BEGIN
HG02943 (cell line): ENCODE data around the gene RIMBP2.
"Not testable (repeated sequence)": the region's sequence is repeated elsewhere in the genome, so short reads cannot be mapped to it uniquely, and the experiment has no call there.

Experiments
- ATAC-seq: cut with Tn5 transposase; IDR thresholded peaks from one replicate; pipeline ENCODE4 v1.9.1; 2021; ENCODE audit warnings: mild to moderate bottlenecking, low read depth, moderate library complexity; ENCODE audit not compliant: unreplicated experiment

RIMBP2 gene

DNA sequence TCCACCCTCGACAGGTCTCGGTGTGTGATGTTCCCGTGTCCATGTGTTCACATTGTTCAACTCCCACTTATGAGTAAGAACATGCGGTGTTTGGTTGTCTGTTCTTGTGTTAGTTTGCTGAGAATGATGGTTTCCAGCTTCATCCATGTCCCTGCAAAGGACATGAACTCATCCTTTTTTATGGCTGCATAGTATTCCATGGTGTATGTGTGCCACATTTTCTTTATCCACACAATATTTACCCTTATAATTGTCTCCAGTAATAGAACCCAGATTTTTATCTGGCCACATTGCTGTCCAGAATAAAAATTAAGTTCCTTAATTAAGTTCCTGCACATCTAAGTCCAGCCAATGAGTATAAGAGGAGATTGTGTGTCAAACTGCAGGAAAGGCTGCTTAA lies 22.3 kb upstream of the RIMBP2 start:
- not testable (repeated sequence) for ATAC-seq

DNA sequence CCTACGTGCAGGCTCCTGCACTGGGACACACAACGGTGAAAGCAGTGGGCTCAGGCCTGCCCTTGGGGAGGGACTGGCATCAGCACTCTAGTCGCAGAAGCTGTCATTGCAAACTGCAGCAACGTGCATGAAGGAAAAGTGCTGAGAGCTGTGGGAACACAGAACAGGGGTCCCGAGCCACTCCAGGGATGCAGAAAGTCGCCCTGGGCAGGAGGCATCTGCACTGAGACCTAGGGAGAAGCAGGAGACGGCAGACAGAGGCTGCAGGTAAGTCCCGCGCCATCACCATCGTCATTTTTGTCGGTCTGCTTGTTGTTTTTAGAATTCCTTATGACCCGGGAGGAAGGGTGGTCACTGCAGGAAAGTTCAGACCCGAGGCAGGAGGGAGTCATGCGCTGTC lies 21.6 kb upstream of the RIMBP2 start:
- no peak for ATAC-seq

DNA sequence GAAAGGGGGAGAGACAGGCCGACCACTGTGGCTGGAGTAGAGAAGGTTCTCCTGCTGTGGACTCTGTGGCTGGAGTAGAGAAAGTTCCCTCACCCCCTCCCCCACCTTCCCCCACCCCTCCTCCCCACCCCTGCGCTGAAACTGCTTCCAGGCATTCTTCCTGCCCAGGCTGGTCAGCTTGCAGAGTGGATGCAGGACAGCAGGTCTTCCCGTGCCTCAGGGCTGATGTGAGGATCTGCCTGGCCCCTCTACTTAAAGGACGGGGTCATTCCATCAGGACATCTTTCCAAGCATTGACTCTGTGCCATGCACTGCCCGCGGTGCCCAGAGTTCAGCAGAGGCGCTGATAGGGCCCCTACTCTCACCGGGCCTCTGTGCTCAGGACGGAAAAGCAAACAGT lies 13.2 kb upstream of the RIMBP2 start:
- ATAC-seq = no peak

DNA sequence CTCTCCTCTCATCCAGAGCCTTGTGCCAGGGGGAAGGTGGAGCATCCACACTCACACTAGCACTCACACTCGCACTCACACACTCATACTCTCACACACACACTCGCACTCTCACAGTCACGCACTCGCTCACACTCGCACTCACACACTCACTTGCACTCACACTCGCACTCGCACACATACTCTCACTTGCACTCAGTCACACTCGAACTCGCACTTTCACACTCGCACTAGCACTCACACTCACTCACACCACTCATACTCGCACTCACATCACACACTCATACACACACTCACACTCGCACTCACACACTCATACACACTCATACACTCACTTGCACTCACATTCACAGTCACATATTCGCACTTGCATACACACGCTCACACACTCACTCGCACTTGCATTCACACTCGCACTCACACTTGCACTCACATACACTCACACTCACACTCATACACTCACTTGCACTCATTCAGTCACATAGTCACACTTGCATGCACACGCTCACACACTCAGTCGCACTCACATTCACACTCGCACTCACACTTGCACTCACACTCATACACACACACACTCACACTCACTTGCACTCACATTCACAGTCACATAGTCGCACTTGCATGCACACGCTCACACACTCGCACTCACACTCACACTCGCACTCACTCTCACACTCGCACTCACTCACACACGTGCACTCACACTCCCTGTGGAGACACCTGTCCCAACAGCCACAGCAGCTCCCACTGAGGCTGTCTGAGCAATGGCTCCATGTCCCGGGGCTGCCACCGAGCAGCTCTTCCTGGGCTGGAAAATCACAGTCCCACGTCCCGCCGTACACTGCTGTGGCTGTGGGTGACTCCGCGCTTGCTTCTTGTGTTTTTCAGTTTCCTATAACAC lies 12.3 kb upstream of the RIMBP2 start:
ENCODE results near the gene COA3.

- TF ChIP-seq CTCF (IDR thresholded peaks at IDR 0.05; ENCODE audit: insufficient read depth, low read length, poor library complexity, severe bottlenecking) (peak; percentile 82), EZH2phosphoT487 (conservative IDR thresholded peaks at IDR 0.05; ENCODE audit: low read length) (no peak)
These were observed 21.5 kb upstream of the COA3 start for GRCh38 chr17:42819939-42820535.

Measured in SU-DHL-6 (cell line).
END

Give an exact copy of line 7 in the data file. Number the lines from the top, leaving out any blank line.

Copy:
- not testable (repeated sequence) for ATAC-seq